I suspect Libertarians like to draw a picture of the world in which they wish to live, provided they don't ever literally live there. Everybody wants to be Thor the wonder demon, and smash the peons with thunderbolts of scorn and derision, and everybody is pretty much ok with making a buck or two off a credulous sucker. But to really create a society, let alone a politics, off of this is misguided, masterbatory, short-sighted and stupid.
When you're down and out, it's to the bosom of the social contract you must turn whether you like it or not. The bootstraps are not in fact one's own but are instead a rope ladder whose ends are limitless and endlessly fasten and re-fasten everywhere. There's nowhere to escape from society, even if the dunderheads prevail they are still a stich in the social fabric and they can make a safety net if the dark day comes when you need it and brother, make no fanciful mistake about it, you will.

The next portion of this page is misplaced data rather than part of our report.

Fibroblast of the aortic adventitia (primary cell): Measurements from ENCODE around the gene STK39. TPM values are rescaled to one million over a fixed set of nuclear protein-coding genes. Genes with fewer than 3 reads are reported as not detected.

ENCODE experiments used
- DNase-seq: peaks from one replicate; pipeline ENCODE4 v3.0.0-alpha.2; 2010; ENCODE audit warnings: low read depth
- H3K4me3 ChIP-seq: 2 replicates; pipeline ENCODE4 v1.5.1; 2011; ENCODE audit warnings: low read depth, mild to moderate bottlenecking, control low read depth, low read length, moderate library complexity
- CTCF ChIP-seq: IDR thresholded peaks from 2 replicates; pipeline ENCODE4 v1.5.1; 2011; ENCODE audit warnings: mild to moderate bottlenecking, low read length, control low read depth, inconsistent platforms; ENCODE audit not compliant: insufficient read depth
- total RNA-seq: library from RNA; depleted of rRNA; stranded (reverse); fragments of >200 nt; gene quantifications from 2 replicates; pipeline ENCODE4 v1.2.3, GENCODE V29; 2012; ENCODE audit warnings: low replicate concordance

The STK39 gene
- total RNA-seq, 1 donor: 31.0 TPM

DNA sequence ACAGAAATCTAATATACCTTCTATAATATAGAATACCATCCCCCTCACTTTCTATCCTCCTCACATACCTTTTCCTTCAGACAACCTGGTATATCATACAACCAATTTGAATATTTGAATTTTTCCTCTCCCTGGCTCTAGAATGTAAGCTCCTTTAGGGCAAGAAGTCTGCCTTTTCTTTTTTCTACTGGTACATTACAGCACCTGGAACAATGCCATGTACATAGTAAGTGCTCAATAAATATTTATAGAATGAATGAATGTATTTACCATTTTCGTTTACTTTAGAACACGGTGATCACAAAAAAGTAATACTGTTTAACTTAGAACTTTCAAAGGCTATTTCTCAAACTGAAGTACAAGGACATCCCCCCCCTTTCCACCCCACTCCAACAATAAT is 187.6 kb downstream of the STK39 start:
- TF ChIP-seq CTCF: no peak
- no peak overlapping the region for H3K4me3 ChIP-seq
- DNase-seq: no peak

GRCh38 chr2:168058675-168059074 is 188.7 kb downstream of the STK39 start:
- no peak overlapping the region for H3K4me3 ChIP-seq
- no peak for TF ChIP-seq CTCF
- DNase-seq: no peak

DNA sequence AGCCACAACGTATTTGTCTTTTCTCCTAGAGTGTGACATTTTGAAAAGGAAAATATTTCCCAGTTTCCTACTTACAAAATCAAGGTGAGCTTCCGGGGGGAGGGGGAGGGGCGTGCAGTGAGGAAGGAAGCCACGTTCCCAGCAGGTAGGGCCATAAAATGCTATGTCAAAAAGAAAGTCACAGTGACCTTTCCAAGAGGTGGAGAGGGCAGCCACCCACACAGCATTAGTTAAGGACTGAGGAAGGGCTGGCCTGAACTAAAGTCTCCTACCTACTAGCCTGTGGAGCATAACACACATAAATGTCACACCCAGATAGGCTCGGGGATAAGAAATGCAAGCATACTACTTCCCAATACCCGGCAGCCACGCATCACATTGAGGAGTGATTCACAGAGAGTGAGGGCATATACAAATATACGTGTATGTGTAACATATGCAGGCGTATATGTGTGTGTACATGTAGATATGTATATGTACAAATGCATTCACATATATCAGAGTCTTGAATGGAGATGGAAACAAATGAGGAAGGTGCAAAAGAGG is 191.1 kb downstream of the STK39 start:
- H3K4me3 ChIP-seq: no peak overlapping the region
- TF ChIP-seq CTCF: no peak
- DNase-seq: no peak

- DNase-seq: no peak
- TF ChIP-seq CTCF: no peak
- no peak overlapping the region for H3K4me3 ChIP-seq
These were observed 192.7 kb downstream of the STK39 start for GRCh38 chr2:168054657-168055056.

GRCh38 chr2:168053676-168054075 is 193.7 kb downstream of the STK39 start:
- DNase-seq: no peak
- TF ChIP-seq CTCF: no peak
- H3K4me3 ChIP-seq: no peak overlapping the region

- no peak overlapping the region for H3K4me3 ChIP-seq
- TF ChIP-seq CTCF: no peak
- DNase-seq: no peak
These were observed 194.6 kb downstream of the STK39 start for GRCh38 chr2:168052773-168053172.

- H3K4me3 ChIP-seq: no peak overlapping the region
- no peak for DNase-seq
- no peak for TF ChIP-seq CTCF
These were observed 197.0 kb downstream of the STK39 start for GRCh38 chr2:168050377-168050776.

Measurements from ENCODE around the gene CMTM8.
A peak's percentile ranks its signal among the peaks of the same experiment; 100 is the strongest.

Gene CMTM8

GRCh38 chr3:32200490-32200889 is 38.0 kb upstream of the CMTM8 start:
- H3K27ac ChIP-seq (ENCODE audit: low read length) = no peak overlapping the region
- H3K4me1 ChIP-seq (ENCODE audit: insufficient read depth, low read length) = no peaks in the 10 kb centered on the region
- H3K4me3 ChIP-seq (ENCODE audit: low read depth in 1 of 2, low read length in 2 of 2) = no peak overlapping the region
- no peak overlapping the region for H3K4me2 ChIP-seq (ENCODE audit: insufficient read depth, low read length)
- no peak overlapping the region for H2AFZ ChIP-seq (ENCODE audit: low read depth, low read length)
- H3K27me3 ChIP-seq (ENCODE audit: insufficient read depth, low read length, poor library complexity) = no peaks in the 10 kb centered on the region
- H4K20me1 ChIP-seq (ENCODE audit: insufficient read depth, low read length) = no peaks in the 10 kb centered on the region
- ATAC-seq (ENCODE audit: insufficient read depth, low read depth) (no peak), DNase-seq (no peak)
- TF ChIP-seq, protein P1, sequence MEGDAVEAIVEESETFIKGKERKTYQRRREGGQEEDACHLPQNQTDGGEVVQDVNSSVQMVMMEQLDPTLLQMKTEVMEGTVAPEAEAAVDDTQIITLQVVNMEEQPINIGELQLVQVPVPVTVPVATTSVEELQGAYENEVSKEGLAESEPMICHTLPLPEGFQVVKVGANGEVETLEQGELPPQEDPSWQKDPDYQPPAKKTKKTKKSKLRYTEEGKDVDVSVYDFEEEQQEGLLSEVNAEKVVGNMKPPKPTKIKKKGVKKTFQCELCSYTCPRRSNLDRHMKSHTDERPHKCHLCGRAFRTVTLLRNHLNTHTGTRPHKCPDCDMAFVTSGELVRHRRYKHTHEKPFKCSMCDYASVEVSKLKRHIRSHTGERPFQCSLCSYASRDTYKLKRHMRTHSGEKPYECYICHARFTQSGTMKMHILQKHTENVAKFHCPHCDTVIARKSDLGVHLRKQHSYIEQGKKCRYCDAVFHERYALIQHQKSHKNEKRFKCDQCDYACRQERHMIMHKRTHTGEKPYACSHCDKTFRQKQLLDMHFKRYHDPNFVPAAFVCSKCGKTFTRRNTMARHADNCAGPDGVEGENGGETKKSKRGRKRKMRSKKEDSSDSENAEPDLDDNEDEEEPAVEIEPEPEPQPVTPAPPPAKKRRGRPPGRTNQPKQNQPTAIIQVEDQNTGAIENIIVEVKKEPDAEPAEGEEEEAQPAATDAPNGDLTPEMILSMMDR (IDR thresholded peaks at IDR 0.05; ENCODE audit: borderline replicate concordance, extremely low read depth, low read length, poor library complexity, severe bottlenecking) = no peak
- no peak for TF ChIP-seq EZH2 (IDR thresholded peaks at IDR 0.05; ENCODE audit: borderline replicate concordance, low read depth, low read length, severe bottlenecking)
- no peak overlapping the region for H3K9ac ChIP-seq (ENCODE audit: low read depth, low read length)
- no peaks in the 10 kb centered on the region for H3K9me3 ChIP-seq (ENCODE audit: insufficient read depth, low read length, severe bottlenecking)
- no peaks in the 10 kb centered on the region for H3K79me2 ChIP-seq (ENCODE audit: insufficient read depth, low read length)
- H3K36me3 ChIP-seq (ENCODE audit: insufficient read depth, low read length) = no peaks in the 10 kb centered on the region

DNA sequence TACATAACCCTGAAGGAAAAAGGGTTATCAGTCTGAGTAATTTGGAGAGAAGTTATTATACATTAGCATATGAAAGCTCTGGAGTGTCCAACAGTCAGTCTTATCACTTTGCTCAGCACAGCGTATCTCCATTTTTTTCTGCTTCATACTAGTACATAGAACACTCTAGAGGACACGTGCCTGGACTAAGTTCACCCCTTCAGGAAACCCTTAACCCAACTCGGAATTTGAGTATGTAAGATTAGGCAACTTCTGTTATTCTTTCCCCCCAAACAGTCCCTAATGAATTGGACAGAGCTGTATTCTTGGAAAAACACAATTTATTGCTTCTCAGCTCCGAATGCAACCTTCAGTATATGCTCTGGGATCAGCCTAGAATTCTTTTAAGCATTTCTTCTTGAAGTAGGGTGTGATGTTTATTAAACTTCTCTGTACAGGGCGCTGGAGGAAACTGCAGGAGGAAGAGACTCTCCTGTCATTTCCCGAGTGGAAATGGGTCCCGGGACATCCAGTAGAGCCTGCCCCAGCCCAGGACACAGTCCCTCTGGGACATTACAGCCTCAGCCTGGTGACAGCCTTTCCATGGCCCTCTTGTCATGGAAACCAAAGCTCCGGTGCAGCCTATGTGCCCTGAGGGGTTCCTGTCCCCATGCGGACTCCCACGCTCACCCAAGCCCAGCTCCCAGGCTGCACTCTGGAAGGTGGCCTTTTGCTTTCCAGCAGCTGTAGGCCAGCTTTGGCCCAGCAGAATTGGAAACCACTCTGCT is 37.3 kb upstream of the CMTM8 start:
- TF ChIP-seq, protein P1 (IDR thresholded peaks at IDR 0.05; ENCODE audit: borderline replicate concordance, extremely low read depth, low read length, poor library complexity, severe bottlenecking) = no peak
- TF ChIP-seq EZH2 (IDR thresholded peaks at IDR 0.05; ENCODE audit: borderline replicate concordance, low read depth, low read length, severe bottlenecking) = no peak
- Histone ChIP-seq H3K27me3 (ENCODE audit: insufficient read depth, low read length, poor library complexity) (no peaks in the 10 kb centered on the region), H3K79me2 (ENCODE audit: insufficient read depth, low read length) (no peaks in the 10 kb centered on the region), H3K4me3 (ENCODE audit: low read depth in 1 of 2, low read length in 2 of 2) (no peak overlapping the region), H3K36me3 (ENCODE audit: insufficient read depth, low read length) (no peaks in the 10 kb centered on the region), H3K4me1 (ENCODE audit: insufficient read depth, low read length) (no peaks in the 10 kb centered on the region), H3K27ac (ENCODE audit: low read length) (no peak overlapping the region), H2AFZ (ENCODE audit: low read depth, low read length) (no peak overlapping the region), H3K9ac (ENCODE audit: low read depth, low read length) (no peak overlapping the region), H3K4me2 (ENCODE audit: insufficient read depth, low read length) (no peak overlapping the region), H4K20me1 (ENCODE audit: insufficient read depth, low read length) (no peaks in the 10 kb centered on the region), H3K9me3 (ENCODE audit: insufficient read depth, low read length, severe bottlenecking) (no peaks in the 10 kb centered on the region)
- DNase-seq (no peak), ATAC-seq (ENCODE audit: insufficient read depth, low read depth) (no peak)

No matter how funny it is or what comfortable vantage point it offers for a quick-witted connessieur the presupposition is one of ruling classes, ubermensch out of a stoned sophmore's wet dream, and a kind of royalist heirarchy which even if defined in terms of good taste (ah! may it be so! A republic of letters with free health care, endless libraries, good music, and learned and witty company over a banquet of the immortals! Tra la! Tis a consummation devoutly to be wished!) is still just that- a monarchy. And if there's anything HLM, good American that he is, couldn't stand for a minute, it would be just that. Circular logic, vicious cycle.